Bathsheba Everdene, the central figure of ‘Far from the Madding Crowd’ provides a clear picture on overwhelming burden women can suffer. In the book, she is an established woman who does not seek marriage to elevate her social status. Despite the already wealthy status, Bathsheba is still a subject to be blamed with all love stories revolving her and a few men who are fallen for her. I get the sense that all of her wishy-washy attitudes in romance taint her image as a successful woman.

In ‘Agnes Grey’ a very somber picture can be learned from the fate of Grey’s mother who chooses to have married against her father’s wishes expecting her to marry a rich man. As a result, she is let to have left her home. She is ‘no longer the daughter of the family’ then loses all her supposed inheritance.

While for some countries women are as equal as men, they sometimes remain a hot topic for debate in emerging or least developed ones probably in different, various cases. For instance, in some African countries, women are forced to marry wealthy men to help her family making ends meet. While for poor women, marriages may be driven by economy, career women may find themselves in contrastive perspectives against public. While many may wish career women to abandon their jobs after getting married, this type of women may hold different point of view.

All I can say is that women throughout time and space, across countries and generations, have been, are and will always be the ones whom public can easily put their fingers at. Those are themes that may sound usual but the creative minds of handful Victorian writers have turned them all into something extraordinary that stand the test of time.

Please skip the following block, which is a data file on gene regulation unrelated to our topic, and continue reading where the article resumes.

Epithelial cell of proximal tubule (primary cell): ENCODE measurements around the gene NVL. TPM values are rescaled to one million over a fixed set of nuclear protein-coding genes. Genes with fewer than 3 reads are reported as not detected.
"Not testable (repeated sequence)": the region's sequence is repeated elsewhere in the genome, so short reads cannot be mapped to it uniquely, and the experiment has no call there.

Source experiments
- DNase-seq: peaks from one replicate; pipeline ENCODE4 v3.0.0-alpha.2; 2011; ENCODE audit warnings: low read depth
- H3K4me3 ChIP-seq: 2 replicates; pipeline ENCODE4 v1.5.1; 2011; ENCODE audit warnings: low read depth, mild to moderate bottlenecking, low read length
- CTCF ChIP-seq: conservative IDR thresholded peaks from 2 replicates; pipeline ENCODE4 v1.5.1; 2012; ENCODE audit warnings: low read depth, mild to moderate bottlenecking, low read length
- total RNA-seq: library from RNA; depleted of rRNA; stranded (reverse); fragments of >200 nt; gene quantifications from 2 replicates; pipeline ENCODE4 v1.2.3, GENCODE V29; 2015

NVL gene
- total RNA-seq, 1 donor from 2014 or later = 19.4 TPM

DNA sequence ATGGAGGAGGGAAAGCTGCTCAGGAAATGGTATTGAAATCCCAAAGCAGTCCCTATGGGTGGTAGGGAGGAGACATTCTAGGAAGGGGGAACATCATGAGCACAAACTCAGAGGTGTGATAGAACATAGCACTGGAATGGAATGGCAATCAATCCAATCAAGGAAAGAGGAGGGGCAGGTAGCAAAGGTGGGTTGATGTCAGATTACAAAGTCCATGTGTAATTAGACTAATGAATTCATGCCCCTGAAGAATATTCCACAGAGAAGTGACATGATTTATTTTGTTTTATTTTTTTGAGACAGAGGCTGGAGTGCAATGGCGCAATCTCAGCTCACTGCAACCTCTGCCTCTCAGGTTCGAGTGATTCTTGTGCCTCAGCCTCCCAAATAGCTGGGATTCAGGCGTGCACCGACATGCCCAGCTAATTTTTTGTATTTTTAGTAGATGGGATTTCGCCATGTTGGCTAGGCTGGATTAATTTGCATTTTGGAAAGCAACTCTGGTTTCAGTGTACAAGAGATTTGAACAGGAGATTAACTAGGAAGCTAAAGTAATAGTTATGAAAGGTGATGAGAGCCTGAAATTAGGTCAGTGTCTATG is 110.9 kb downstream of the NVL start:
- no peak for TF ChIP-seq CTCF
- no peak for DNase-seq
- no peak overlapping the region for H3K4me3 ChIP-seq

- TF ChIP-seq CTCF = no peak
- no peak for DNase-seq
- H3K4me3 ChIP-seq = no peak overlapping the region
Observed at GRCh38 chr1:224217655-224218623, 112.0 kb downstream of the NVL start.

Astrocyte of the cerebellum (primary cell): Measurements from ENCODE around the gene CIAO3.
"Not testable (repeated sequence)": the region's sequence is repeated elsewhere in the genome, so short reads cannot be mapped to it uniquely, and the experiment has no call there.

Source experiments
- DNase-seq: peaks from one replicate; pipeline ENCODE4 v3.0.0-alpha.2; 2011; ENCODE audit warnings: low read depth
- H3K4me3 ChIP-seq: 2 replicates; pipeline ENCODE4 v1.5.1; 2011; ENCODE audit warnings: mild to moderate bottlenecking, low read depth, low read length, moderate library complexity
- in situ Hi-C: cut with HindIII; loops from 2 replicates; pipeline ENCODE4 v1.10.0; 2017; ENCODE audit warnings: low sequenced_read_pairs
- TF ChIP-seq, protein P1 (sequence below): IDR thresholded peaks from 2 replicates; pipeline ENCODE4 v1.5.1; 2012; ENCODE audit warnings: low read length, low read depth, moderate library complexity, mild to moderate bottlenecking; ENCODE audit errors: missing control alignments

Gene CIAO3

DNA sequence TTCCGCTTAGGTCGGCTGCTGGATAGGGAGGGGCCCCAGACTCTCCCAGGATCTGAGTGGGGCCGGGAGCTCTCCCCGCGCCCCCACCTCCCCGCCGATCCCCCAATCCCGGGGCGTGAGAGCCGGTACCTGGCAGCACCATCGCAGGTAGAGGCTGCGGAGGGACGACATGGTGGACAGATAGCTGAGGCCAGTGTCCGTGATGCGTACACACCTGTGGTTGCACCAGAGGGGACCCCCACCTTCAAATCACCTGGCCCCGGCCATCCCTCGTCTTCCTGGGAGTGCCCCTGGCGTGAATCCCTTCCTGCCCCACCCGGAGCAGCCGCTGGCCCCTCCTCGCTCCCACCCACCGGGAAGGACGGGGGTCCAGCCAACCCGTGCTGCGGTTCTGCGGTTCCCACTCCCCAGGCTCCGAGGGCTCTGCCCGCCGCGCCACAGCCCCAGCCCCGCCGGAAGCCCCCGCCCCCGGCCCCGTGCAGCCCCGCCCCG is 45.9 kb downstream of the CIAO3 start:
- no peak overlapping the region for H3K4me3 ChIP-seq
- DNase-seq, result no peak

“The Three Strangers” by Thomas Hardy

I thought I would never again find another title other than famous novels by Thomas Hardy in the Kinokuniya bookstore. “Far from the Madding Crowd,” Jude the Obscure”, “The Major of Casterbridge”, “Tess of the D’urbervilles, “The Return of the Native”, and “The Woodlanders”, are his widely-read books, which I have read, too. Usually, the store sells only most popular works from an author, including Hardy, thus discovering his short stories collection is such a rarity for me.

Aside from the glee that I am going to read his less popular stories, the fact that the book is just as Rp21,000 or less than US$2 is perfect for my current pocket.  The 85-pages book contain his three stories – “The Three Strangers”, “The Distracted Preacher” and “The Fiddler of the Reels. So far, I have completed reading “The Three Strangers” which leave me with mixed feelings about the writer.